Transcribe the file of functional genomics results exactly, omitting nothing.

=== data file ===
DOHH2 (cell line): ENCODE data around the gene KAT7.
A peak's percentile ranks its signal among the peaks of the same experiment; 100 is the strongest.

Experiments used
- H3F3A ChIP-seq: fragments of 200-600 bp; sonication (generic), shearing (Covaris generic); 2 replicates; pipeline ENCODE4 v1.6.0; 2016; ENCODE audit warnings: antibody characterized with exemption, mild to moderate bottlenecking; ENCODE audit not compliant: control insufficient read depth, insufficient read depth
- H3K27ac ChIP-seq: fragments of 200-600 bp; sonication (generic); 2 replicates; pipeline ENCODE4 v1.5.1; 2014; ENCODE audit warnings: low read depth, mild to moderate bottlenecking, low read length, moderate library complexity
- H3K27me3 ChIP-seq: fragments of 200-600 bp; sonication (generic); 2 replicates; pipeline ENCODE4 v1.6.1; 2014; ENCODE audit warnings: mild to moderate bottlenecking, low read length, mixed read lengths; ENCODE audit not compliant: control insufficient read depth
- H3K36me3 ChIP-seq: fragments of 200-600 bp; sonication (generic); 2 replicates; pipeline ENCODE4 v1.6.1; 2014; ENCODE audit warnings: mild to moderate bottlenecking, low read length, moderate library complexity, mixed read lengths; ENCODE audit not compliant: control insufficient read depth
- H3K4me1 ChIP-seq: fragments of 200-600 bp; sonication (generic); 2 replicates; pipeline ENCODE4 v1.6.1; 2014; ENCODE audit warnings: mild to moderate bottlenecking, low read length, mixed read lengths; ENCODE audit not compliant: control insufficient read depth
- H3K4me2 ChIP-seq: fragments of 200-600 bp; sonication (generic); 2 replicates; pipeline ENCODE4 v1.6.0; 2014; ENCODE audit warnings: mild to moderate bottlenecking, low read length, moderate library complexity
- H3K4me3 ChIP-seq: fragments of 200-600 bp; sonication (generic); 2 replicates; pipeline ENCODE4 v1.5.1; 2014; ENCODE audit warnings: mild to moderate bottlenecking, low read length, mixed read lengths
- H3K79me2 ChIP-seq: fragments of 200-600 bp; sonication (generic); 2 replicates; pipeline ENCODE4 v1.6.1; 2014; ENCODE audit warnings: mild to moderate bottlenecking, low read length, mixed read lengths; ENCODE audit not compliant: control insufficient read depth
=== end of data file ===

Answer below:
DOHH2 (cell line): ENCODE data around the gene KAT7.
A peak's percentile ranks its signal among the peaks of the same experiment; 100 is the strongest.

Experiments used
- H3F3A ChIP-seq: fragments of 200-600 bp; sonication (generic), shearing (Covaris generic); 2 replicates; pipeline ENCODE4 v1.6.0; 2016; ENCODE audit warnings: antibody characterized with exemption, mild to moderate bottlenecking; ENCODE audit not compliant: control insufficient read depth, insufficient read depth
- H3K27ac ChIP-seq: fragments of 200-600 bp; sonication (generic); 2 replicates; pipeline ENCODE4 v1.5.1; 2014; ENCODE audit warnings: low read depth, mild to moderate bottlenecking, low read length, moderate library complexity
- H3K27me3 ChIP-seq: fragments of 200-600 bp; sonication (generic); 2 replicates; pipeline ENCODE4 v1.6.1; 2014; ENCODE audit warnings: mild to moderate bottlenecking, low read length, mixed read lengths; ENCODE audit not compliant: control insufficient read depth
- H3K36me3 ChIP-seq: fragments of 200-600 bp; sonication (generic); 2 replicates; pipeline ENCODE4 v1.6.1; 2014; ENCODE audit warnings: mild to moderate bottlenecking, low read length, moderate library complexity, mixed read lengths; ENCODE audit not compliant: control insufficient read depth
- H3K4me1 ChIP-seq: fragments of 200-600 bp; sonication (generic); 2 replicates; pipeline ENCODE4 v1.6.1; 2014; ENCODE audit warnings: mild to moderate bottlenecking, low read length, mixed read lengths; ENCODE audit not compliant: control insufficient read depth
- H3K4me2 ChIP-seq: fragments of 200-600 bp; sonication (generic); 2 replicates; pipeline ENCODE4 v1.6.0; 2014; ENCODE audit warnings: mild to moderate bottlenecking, low read length, moderate library complexity
- H3K4me3 ChIP-seq: fragments of 200-600 bp; sonication (generic); 2 replicates; pipeline ENCODE4 v1.5.1; 2014; ENCODE audit warnings: mild to moderate bottlenecking, low read length, mixed read lengths
- H3K79me2 ChIP-seq: fragments of 200-600 bp; sonication (generic); 2 replicates; pipeline ENCODE4 v1.6.1; 2014; ENCODE audit warnings: mild to moderate bottlenecking, low read length, mixed read lengths; ENCODE audit not compliant: control insufficient read depth